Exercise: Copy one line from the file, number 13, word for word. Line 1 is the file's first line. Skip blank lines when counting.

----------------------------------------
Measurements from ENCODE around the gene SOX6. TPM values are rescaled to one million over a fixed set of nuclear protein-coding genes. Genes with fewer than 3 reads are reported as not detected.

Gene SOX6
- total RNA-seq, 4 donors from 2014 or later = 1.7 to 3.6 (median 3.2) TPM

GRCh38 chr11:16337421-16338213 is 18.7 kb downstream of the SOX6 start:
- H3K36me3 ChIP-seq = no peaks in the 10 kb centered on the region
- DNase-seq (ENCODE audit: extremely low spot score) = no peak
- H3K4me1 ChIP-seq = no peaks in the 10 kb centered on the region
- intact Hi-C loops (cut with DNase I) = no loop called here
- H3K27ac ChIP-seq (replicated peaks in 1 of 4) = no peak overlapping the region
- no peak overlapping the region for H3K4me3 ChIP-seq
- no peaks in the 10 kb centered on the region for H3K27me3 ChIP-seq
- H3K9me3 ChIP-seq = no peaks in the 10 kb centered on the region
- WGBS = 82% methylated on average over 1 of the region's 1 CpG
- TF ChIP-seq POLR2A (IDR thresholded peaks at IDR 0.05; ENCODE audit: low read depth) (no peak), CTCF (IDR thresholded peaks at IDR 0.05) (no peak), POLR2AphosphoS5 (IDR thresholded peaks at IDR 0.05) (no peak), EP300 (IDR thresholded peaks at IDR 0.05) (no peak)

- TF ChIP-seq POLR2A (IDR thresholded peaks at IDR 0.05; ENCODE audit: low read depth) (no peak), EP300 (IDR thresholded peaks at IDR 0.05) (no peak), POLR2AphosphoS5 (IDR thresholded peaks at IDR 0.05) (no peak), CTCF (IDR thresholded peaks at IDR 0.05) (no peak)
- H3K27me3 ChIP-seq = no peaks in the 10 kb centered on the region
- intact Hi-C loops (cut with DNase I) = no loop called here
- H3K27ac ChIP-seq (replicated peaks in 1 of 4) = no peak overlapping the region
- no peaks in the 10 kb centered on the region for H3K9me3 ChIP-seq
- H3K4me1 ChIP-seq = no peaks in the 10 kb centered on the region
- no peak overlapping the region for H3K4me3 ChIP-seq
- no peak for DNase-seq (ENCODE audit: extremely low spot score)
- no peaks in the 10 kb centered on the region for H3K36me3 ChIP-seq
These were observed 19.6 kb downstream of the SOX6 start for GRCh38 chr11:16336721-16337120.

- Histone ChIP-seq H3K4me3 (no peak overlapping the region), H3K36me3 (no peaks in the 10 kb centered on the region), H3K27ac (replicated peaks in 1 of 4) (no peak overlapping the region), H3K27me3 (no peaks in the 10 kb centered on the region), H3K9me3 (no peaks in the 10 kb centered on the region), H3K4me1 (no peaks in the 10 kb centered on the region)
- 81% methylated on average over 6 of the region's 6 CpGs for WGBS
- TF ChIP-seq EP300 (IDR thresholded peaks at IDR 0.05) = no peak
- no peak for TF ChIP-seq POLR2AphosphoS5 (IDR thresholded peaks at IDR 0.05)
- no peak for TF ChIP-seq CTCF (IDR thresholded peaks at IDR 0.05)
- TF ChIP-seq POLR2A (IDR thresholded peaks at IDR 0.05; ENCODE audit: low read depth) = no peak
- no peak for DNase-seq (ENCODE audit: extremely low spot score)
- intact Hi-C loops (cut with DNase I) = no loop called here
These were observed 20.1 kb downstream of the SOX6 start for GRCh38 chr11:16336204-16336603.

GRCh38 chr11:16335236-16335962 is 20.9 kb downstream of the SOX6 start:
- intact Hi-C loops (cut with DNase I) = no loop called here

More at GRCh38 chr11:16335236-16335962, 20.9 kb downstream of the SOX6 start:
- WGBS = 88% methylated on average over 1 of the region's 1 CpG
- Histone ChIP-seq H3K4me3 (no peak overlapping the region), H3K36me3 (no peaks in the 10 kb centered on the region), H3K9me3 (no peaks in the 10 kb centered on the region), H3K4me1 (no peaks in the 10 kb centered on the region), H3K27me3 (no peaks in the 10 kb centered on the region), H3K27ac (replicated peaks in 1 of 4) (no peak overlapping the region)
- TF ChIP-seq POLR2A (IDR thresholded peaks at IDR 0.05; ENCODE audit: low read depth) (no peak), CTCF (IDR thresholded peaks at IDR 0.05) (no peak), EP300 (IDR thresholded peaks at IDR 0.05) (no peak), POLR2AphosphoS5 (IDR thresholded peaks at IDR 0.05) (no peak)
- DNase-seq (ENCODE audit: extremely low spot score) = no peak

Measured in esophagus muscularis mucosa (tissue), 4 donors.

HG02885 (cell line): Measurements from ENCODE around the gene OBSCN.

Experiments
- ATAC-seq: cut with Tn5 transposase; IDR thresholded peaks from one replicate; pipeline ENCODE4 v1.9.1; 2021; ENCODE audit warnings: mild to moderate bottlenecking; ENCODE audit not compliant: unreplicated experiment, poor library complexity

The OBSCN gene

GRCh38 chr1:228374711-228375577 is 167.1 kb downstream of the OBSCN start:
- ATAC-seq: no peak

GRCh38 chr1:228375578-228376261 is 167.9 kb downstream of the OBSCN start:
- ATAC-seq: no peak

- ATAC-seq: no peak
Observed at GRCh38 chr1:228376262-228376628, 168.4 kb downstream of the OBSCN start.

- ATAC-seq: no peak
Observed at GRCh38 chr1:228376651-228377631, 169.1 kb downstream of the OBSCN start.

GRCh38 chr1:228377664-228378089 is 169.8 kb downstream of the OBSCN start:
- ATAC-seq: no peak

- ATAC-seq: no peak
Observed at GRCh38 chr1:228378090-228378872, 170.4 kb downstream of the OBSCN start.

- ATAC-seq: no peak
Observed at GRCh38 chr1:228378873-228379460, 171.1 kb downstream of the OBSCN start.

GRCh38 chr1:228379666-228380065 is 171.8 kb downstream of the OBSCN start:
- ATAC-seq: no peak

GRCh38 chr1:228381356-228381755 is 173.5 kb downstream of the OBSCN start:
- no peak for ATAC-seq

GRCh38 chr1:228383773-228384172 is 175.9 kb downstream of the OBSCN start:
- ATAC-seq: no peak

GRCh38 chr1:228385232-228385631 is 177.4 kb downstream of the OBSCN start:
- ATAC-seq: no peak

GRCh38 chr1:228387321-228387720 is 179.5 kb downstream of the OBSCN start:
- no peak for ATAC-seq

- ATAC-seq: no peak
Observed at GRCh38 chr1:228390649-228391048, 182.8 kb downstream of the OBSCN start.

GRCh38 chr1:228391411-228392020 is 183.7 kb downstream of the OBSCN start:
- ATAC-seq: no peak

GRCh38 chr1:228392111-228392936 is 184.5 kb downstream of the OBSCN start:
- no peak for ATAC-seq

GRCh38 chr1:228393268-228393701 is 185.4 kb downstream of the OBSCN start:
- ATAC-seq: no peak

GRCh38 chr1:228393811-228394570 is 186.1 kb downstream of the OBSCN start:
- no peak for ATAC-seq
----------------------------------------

- WGBS = 82% methylated on average over 1 of the region's 1 CpG